38Speak unto the children of Israel. A little farther on I will explain the object of this precept more fully: although it is plain from the next verse that God had no other object but to exercise the Jews in constant meditation upon the Law. For there was no religion contained in the fringes themselves, nor had that material texture any value in itself; but since men are lazy and forgetful in the cultivation of piety, God would by this aid make a provision for their infirmity. For when He says that they should “look upon it and remember,” He hints that they have need of these coarse rudiments, which may strike even their outward senses; and again, that, unless their memory was kept awake, nothing was more likely than that forgetfulness should steal upon them. But he presently adds, that God has no satisfaction in mere empty knowledge, but that He demands serious affections and practical performance. In the latter part of the verse he points out another requirement, viz., not only that their sluggishness should be stimulated, but also their wantonness restrained; for when he says “that ye seek not after your own heart,” he intimates that, unless God should restrain their wandering senses, they would be too much inclined to all kinds of superstitions and errors. And, first of all, by contrasting “the hearts and eyes” of men with His Law, he shews that He would have His people contented with that one rule which He prescribes, without the admixture of any of their own imaginations; and again, He denounces the vanity of whatever men invent for themselves, and however pleasing any human scheme may appear to them, He still repudiates and condemns it. And this is still more clearly expressed in the last word, when he says that men “go a whoring” whenever they are governed by their own counsels. This declaration is deserving of our especial observation, for whilst they have much self-satisfaction who worship God according to their own will, and whilst they account their zeal to be very good and very right, they do nothing else but pollute themselves by spiritual adultery. For what by the world is considered to be the holiest devotion, God with his own mouth pronounces to be fornication. By the word “eyes” he unquestionably means man’s power of discernment.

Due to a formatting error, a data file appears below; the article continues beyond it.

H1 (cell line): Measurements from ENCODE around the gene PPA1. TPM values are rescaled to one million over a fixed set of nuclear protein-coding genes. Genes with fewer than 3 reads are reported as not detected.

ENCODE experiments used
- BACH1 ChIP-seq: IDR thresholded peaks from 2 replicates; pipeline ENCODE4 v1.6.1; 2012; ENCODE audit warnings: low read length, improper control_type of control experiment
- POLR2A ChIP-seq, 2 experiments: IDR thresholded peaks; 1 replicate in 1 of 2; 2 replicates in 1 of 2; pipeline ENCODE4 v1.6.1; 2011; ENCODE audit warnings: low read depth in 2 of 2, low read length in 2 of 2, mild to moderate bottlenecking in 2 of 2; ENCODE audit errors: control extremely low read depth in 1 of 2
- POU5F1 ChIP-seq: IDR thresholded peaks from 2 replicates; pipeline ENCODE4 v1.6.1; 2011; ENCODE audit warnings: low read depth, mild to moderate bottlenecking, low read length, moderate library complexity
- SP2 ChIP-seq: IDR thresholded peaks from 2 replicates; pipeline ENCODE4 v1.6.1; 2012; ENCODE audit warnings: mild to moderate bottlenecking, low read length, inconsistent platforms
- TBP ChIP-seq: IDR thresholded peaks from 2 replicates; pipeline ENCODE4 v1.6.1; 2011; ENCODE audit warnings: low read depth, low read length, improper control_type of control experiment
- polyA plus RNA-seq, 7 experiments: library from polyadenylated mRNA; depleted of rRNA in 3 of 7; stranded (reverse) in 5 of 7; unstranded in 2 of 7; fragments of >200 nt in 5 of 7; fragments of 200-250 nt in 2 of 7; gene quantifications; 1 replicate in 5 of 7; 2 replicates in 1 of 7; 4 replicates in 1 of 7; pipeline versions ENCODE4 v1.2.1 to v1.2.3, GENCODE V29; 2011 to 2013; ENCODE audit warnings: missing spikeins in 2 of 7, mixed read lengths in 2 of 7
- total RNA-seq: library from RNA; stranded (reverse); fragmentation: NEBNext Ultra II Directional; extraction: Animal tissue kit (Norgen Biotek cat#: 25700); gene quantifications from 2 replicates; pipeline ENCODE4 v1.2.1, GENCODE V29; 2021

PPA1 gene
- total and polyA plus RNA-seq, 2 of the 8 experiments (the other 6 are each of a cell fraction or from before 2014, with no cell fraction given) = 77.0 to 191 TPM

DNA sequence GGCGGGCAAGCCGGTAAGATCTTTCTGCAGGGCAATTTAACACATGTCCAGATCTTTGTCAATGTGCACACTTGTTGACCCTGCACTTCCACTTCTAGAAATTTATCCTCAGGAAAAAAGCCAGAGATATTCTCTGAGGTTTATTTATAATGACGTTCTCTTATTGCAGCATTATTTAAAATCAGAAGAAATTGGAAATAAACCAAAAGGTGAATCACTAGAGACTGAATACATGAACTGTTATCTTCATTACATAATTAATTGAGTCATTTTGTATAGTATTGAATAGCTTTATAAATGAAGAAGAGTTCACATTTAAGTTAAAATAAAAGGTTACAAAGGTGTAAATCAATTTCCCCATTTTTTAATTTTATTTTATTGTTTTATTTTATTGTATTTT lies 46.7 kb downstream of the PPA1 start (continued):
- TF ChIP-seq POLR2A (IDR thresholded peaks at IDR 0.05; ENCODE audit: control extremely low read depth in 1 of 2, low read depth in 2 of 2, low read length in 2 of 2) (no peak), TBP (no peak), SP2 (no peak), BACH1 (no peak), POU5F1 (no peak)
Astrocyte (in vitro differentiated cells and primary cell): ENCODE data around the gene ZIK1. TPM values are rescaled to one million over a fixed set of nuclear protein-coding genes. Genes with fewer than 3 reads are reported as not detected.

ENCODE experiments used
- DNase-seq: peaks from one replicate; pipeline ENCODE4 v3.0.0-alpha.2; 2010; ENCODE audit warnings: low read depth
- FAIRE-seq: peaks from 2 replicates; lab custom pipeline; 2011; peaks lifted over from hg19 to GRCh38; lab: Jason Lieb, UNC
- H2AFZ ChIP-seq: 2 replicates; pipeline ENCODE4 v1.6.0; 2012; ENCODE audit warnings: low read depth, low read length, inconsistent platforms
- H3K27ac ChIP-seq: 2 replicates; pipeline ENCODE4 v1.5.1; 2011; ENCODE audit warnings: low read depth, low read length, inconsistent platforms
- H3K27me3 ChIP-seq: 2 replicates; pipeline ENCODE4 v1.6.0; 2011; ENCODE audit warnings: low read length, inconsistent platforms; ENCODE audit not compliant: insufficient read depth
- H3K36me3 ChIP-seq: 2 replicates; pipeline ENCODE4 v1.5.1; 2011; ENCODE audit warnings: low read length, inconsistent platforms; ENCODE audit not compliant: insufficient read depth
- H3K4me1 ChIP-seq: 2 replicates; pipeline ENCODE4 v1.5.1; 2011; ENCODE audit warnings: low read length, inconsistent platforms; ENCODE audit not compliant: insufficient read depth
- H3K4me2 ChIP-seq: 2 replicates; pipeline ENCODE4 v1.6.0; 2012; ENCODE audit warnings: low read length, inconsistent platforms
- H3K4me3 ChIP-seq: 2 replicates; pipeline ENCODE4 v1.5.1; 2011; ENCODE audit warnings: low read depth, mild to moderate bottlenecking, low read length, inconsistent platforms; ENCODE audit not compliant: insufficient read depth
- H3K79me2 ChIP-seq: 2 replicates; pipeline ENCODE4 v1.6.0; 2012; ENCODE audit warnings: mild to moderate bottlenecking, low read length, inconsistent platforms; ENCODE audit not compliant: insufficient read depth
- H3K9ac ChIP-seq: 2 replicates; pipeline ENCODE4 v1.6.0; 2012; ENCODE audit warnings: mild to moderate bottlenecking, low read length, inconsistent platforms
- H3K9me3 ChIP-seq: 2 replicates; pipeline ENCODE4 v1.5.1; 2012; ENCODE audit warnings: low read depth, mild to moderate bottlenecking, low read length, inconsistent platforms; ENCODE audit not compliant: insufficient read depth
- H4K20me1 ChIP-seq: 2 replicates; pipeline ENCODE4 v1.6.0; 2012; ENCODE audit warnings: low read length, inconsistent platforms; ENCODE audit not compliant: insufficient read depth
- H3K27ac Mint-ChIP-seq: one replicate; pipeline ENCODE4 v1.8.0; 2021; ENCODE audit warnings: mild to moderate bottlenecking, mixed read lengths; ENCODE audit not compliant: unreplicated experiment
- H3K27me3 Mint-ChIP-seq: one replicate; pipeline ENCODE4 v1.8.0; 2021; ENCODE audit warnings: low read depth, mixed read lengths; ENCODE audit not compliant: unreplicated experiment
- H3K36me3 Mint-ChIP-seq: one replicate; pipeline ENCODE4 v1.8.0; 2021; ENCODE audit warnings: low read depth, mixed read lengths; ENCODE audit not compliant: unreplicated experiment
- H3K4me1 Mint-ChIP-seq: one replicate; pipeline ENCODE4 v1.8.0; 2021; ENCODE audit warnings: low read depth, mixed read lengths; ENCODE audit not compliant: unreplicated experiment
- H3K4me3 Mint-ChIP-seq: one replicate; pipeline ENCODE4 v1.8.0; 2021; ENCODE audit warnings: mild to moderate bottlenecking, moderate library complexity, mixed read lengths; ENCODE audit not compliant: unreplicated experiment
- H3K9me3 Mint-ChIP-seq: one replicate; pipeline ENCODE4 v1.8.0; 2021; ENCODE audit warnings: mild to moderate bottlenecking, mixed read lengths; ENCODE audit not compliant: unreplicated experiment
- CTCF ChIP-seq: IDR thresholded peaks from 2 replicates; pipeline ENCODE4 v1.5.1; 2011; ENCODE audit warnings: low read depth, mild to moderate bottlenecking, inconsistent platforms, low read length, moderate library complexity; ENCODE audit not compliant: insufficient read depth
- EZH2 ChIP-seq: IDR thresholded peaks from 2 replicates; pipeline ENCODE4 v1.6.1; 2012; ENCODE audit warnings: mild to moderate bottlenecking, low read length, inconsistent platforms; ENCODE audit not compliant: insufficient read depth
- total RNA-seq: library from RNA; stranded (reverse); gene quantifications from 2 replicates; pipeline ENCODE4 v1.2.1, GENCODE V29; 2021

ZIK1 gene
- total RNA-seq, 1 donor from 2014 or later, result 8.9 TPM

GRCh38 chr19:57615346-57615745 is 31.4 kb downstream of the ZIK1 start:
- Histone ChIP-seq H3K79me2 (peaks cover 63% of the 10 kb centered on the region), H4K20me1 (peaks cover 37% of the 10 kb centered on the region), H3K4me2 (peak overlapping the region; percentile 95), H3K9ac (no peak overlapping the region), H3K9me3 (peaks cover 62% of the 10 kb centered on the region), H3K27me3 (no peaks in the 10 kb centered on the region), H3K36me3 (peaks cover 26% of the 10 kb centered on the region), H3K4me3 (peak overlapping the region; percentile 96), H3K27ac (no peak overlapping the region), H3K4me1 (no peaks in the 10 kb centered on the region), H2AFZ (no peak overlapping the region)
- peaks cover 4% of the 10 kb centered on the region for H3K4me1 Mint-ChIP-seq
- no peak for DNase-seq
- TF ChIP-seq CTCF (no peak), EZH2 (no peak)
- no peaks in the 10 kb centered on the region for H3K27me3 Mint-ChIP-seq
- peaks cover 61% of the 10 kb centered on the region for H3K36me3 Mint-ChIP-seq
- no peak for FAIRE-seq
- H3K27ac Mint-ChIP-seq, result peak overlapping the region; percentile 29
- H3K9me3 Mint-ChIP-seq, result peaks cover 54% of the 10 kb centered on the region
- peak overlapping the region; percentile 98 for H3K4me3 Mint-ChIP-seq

41I am the Lord your God. Having at the end of the last verse commanded them to be holy unto their God, he now confirms this command by a reason, viz., that it was for this end that God redeemed them, that he might be their God, i.e., that He might be solemnly honored. He asserts God’s right, then, as founded upon the blessing of their deliverance, which would have been misplaced unless they devoted themselves to His service. The repetition at the conclusion is intended for confirmation.
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Calvin, John. "Commentary on Numbers 15". "Calvin's Commentary on the Bible". https://studylight.org/
the Week of Proper 15 / Ordinary 20